The Haymarket bomb seemed to confirm the worst fears of business leaders and others anxious about the growing labor movement and radical influence in it. Mayor Harrison quickly banned meetings and processions. Police made picketing impossible and suppressed the radical press. Chicago [newspapers] publicized unsubstantiated police theories of anarchist conspiracies, and they published attacks on the foreign-born and calls for revenge, matching the anarchists in inflammatory language. The violence demoralized strikers, and only a few well-organized strikes continued.Haymarket Poster, 2002Police arrested hundreds of people, but never determined the identity of the bomb thrower. Amidst public clamor for revenge, however, eight anarchists, including prominent speakers and writers, were tried for murder. The partisan Judge Joseph E. Gary conducted the trial, and all 12 jurors acknowledged prejudice against the defendants. Lacking credible evidence that the defendants threw the bomb or organized the bomb throwing, prosecutors focused on their writings and speeches. The jury, instructed to adopt a conspiracy theory without legal precedent, convicted all eight. Seven were sentenced to death. The trial is now considered one of the worst miscarriages of justice in American history.
Many Americans were outraged at the verdicts, but legal appeals failed. Two death sentences were commuted, but on November 11, 1887, four defendants were hanged in the Cook County jail; one committed suicide. Hundreds of thousands turned out for the funeral procession of the five dead men. In 1893, Governor John Peter Altgeld granted the three imprisoned defendants absolute pardon, citing the lack of evidence against them and the unfairness of the trial.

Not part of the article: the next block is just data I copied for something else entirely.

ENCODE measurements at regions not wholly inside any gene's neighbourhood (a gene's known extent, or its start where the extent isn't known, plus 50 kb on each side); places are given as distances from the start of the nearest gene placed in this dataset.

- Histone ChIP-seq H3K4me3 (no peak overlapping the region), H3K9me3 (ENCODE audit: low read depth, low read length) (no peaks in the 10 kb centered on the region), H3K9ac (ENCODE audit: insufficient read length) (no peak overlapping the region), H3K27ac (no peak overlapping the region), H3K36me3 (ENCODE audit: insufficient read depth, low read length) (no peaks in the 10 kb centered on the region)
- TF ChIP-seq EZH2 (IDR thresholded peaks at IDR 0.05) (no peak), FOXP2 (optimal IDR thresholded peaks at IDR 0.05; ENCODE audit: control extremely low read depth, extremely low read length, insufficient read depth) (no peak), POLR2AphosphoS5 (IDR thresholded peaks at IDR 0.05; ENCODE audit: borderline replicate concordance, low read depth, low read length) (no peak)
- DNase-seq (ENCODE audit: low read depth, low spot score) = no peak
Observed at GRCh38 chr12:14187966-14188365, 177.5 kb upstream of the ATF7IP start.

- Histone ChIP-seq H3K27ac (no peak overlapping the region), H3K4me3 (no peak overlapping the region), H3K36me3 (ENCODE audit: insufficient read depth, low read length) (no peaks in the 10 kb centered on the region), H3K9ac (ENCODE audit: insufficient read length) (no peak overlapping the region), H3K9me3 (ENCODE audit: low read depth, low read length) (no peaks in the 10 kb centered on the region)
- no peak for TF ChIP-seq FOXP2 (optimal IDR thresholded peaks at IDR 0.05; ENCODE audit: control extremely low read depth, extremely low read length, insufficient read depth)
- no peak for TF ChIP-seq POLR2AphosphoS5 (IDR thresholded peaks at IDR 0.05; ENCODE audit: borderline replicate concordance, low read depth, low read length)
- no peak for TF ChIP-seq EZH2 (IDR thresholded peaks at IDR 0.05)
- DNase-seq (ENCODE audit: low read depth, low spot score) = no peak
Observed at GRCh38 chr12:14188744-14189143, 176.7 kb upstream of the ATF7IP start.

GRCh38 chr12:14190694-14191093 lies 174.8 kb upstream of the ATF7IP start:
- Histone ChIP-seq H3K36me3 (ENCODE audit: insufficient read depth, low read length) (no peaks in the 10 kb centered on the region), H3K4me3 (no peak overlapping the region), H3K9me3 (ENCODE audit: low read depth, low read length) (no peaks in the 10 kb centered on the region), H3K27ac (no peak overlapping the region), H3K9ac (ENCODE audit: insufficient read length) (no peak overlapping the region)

Inspired by the American movement for a shorter workday, socialists and unionists around the world began celebrating May 1, or “May Day,” as an international workers' holiday. In the twentieth century, the Soviet Union and other [Communist] countries officially adopted it. The Haymarket tragedy is remembered throughout the world in speeches, murals, and monuments. American observance was strongest in the decade before [World War I]. During the [Cold War], many Americans saw May Day as a Communist holiday, and President Eisenhower proclaimed May 1 as “Loyalty Day” in 1955. Interest in Haymarket revived somewhat in the 1980s.
A monument commemorating the “Haymarket martyrs” was erected in Waldheim Cemetery in 1893. In 1889 a statue honoring the dead police was erected in the Haymarket. Toppled by student radicals in 1969 and 1970, it was moved to the Chicago Police Academy.
Bob are you joining my "I Hate Stan Bowamn" fan club now?No, but I may end up joining you at the end of the year.
I king of like the moves that the Cubs have made. Does it make them better now? NO However 2 years down the road this will be a very dangerious team. I see good things in the Cubs future.2015 seems so close.
Looks like lots of AHL games for meNot a bad thing, rockford should be much more interesting to watch this year, better talent and less garbage at the blueline...I hope. Grand Rapids worth a visit or two this year two. Plenty of RW prospects I want to see, I have no idea if they're loaded up on trash or high end players, I don't think it's the middle ground. Milwaukee is usually an interesting watch, this game: